South Africans who have not submitted their tax returns should do so quickly, as it is incredibly unlikely that the South African Revenue Service will give them an extension.

Individual taxpayers (non-provisional) only have two weeks left to submit their tax returns until the official deadline of Tuesday, 23 October 2023.

Those who fail to submit their returns will face penalties ranging from R250 to R16,000 for each month of non-compliance, depending on the income bracket.

According to Zulfah Mullins, Tax Compliance Officer at Hobbs Sinclair, South Africans can get an extension on their tax submission deadlines.

These circumstances must be entirely out of their control and are generally incredibly rare. For instance, those in extenuating events like a natural disaster, civil war, medical incapacitation, or imprisonment abroad.

These things are not typical and require a proper and convincing justification.

South Africans must also check if they are a provisional taxpayer, as their returns are only due in January and not October.

“As a tax practitioner, year-on-year, as soon as that tax deadline hits, we get an influx of penalty notices for individuals,” said Mullins. 

“If you are lucky, SARS may announce an extension at their discretion, but you cannot bank on this, and if you do not submit your return on time, you can and will be penalised every month the submission is late – up to a maximum of 35 months.”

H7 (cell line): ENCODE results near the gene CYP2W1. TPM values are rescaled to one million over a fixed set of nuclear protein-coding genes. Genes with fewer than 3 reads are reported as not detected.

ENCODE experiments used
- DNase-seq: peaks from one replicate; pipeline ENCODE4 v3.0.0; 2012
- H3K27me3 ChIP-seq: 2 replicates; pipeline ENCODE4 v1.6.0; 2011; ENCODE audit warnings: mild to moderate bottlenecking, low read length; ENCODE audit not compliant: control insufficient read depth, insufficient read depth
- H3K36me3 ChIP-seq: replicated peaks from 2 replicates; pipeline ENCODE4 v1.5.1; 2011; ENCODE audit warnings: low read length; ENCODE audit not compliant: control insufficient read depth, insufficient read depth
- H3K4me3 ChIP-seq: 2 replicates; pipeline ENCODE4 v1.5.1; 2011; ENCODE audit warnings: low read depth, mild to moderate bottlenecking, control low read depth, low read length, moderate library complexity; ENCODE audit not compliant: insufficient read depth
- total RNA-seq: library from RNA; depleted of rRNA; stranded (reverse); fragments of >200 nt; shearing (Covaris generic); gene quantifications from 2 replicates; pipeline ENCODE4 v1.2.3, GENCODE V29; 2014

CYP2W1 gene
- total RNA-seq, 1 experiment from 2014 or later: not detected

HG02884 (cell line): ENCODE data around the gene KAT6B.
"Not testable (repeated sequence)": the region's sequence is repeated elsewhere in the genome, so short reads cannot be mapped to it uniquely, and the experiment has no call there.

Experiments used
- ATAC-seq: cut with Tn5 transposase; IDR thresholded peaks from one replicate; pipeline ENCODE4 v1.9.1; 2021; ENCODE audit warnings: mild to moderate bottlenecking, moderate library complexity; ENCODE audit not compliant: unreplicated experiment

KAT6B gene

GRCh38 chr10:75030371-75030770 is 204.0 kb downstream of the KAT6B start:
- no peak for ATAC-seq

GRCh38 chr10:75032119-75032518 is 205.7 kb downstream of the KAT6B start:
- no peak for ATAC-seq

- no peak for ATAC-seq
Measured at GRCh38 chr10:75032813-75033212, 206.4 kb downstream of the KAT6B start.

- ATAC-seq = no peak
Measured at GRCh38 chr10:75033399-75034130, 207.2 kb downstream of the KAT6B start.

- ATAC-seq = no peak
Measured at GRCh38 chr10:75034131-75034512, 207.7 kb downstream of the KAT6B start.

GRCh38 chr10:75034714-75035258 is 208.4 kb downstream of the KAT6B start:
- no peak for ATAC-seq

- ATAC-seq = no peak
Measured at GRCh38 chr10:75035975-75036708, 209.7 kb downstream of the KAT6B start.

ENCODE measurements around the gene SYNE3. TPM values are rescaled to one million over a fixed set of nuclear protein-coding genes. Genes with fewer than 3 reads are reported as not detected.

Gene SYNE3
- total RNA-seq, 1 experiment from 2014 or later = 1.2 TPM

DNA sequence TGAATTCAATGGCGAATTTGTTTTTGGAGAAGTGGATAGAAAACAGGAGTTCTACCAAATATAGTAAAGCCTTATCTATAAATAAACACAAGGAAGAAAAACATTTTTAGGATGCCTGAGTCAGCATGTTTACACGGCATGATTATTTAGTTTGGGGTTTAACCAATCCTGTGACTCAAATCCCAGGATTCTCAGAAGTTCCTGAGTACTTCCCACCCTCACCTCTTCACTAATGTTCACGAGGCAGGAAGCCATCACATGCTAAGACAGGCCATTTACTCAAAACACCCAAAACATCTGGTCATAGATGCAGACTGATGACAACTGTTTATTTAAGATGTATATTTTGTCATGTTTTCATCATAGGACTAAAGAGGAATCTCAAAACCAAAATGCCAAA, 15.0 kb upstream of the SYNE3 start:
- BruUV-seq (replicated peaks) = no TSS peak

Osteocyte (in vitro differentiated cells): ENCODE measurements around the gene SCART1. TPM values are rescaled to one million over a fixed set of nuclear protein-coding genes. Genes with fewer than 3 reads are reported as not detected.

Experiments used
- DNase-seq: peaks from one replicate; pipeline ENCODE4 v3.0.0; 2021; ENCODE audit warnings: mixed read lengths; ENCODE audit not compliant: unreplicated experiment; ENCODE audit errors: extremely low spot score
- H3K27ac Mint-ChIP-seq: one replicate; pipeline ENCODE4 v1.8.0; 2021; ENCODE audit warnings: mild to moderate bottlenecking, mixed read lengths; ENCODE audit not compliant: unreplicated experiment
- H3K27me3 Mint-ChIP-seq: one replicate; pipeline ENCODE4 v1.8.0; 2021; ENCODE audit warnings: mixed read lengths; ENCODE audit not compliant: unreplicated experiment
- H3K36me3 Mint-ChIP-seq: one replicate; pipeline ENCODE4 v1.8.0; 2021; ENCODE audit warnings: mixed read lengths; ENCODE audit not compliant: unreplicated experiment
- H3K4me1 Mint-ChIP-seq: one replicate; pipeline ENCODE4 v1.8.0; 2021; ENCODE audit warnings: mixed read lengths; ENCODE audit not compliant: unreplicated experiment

Those who disagree with the penalty can dispute it by requesting a remittance.

Nevertheless, penalties will accumulate during the appeal unless the taxpayer submits a separate application requesting a suspension of payment.

For those lucky enough to get an extension, they are extremely short, ranging from one to two weeks, meaning that taxpayers must have all the necessary documentation on hand.

Hard to miss

Although life can get in the way, SARS has generally made it incredibly easy for South Africans to submit their returns, with online services like e-filing and nationwide branches to assist with any queries.

“They even have satellite/pop-up branches across the country in more remote areas, available throughout the year, before the end of the tax season, so there really is no reason why you could not and should not submit your returns on time,”  added Mullins.  

“Don’t let that tax deadline sneak up on you. Unless you are locked up, your house has burnt down, or you’ve got a doctor’s note, I urge you to get your tax submissions in by the due date, or else you are likely to incur penalties.”

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